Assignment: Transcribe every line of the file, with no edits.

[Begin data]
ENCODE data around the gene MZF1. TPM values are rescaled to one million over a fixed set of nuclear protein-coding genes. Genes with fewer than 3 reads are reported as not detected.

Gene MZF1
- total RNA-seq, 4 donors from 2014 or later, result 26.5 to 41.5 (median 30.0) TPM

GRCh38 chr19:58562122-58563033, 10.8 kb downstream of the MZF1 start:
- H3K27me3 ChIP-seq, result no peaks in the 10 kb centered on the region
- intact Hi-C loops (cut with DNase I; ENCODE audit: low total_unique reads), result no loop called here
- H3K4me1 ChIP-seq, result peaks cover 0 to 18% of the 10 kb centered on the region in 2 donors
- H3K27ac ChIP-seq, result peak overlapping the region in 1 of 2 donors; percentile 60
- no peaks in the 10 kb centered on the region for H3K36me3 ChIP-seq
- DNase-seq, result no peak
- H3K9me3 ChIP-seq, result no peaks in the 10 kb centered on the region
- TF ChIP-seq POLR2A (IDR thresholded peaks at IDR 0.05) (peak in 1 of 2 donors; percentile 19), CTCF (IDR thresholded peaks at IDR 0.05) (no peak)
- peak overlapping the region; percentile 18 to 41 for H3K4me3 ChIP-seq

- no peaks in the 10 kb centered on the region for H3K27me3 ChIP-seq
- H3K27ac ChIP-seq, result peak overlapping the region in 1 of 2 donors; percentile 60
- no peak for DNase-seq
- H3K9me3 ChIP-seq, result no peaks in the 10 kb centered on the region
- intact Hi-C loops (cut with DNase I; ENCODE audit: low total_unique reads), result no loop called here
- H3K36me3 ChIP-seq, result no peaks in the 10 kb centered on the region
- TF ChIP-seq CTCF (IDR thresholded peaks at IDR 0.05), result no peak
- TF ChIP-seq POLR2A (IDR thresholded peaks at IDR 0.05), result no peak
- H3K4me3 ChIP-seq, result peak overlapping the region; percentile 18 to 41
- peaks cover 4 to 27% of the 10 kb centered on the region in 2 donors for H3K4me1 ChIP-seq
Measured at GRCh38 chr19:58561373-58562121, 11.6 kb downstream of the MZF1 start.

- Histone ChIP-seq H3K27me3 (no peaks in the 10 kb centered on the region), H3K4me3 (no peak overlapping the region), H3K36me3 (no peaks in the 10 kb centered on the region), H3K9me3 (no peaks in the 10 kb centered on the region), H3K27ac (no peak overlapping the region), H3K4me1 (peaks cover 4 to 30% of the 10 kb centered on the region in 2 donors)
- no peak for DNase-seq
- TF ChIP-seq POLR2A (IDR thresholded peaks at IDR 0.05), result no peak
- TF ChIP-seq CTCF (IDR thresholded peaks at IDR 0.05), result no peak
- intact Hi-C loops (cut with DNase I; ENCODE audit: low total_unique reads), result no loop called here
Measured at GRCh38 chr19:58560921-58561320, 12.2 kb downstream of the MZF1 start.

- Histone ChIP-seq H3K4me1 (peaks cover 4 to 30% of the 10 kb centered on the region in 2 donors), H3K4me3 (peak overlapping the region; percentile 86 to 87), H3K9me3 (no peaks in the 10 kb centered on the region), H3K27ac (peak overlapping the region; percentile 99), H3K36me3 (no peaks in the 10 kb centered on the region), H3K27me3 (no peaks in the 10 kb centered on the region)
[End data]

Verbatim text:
ENCODE data around the gene MZF1. TPM values are rescaled to one million over a fixed set of nuclear protein-coding genes. Genes with fewer than 3 reads are reported as not detected.

Gene MZF1
- total RNA-seq, 4 donors from 2014 or later, result 26.5 to 41.5 (median 30.0) TPM

GRCh38 chr19:58562122-58563033, 10.8 kb downstream of the MZF1 start:
- H3K27me3 ChIP-seq, result no peaks in the 10 kb centered on the region
- intact Hi-C loops (cut with DNase I; ENCODE audit: low total_unique reads), result no loop called here
- H3K4me1 ChIP-seq, result peaks cover 0 to 18% of the 10 kb centered on the region in 2 donors
- H3K27ac ChIP-seq, result peak overlapping the region in 1 of 2 donors; percentile 60
- no peaks in the 10 kb centered on the region for H3K36me3 ChIP-seq
- DNase-seq, result no peak
- H3K9me3 ChIP-seq, result no peaks in the 10 kb centered on the region
- TF ChIP-seq POLR2A (IDR thresholded peaks at IDR 0.05) (peak in 1 of 2 donors; percentile 19), CTCF (IDR thresholded peaks at IDR 0.05) (no peak)
- peak overlapping the region; percentile 18 to 41 for H3K4me3 ChIP-seq

- no peaks in the 10 kb centered on the region for H3K27me3 ChIP-seq
- H3K27ac ChIP-seq, result peak overlapping the region in 1 of 2 donors; percentile 60
- no peak for DNase-seq
- H3K9me3 ChIP-seq, result no peaks in the 10 kb centered on the region
- intact Hi-C loops (cut with DNase I; ENCODE audit: low total_unique reads), result no loop called here
- H3K36me3 ChIP-seq, result no peaks in the 10 kb centered on the region
- TF ChIP-seq CTCF (IDR thresholded peaks at IDR 0.05), result no peak
- TF ChIP-seq POLR2A (IDR thresholded peaks at IDR 0.05), result no peak
- H3K4me3 ChIP-seq, result peak overlapping the region; percentile 18 to 41
- peaks cover 4 to 27% of the 10 kb centered on the region in 2 donors for H3K4me1 ChIP-seq
Measured at GRCh38 chr19:58561373-58562121, 11.6 kb downstream of the MZF1 start.

- Histone ChIP-seq H3K27me3 (no peaks in the 10 kb centered on the region), H3K4me3 (no peak overlapping the region), H3K36me3 (no peaks in the 10 kb centered on the region), H3K9me3 (no peaks in the 10 kb centered on the region), H3K27ac (no peak overlapping the region), H3K4me1 (peaks cover 4 to 30% of the 10 kb centered on the region in 2 donors)
- no peak for DNase-seq
- TF ChIP-seq POLR2A (IDR thresholded peaks at IDR 0.05), result no peak
- TF ChIP-seq CTCF (IDR thresholded peaks at IDR 0.05), result no peak
- intact Hi-C loops (cut with DNase I; ENCODE audit: low total_unique reads), result no loop called here
Measured at GRCh38 chr19:58560921-58561320, 12.2 kb downstream of the MZF1 start.

- Histone ChIP-seq H3K4me1 (peaks cover 4 to 30% of the 10 kb centered on the region in 2 donors), H3K4me3 (peak overlapping the region; percentile 86 to 87), H3K9me3 (no peaks in the 10 kb centered on the region), H3K27ac (peak overlapping the region; percentile 99), H3K36me3 (no peaks in the 10 kb centered on the region), H3K27me3 (no peaks in the 10 kb centered on the region)